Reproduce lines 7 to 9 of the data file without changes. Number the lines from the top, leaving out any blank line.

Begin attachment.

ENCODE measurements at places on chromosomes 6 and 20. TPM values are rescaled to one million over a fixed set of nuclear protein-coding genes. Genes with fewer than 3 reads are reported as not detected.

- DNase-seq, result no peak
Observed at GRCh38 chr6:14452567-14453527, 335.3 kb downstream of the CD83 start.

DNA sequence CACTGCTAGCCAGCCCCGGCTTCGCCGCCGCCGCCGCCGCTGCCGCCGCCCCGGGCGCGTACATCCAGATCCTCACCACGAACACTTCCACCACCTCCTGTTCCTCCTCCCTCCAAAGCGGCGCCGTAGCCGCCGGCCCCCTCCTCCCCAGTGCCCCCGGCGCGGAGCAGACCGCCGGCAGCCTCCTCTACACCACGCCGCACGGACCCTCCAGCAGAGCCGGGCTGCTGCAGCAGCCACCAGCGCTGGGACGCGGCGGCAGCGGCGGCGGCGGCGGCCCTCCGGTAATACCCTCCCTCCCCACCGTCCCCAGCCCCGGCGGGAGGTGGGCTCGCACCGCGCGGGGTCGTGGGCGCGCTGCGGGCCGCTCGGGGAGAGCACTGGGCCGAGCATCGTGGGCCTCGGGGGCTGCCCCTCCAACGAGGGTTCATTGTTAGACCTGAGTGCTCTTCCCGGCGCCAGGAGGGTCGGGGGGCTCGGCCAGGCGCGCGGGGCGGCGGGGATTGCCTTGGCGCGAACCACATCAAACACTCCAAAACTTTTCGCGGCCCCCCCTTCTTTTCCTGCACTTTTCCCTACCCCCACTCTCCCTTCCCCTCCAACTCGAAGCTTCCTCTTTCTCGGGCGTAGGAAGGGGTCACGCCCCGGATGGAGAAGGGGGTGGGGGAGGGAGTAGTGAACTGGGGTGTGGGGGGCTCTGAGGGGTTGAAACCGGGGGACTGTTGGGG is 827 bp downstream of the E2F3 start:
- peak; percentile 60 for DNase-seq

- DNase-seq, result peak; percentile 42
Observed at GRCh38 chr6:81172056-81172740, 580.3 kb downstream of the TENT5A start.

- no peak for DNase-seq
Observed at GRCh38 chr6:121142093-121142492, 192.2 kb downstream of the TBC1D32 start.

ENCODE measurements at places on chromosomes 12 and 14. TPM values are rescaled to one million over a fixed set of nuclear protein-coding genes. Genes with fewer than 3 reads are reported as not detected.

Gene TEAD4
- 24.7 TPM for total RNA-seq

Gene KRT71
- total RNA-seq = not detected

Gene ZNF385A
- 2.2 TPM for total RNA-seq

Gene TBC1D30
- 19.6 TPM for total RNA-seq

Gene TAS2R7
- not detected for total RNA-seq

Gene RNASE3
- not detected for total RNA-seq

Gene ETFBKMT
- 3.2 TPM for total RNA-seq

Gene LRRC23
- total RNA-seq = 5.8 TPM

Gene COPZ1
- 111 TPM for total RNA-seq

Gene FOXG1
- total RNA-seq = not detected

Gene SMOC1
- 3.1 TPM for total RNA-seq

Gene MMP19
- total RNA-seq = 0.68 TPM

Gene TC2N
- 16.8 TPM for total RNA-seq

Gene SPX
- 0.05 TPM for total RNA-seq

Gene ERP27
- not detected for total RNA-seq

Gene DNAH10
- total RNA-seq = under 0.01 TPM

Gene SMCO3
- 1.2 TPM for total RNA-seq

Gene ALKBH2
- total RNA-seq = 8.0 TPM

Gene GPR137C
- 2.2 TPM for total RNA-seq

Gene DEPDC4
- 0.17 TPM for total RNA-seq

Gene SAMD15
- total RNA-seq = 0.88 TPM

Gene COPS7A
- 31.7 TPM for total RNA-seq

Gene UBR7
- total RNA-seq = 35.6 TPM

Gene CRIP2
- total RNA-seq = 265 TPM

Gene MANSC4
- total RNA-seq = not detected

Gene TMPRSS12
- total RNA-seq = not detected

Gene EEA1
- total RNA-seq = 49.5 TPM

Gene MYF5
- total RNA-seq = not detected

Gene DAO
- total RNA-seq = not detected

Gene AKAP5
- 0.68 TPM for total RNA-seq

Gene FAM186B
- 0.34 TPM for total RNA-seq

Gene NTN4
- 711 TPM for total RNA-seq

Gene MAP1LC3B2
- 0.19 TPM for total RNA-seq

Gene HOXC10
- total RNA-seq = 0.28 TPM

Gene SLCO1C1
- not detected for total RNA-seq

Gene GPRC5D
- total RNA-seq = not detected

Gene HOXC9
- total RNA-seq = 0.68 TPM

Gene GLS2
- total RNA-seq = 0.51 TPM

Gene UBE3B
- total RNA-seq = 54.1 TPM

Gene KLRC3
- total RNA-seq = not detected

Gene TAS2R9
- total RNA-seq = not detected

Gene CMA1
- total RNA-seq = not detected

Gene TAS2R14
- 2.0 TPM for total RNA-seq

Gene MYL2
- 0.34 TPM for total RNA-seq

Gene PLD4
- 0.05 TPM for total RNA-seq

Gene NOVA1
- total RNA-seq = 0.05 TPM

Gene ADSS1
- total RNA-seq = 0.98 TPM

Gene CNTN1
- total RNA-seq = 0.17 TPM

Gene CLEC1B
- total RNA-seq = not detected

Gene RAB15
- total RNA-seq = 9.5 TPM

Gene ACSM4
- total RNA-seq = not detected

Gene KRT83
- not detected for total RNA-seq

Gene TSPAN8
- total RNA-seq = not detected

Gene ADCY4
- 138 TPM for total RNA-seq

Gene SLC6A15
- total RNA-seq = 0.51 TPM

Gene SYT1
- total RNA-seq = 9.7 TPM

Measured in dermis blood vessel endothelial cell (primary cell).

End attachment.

Observed at GRCh38 chr6:81172056-81172740, 580.3 kb downstream of the TENT5A start.

- no peak for DNase-seq
Observed at GRCh38 chr6:121142093-121142492, 192.2 kb downstream of the TBC1D32 start.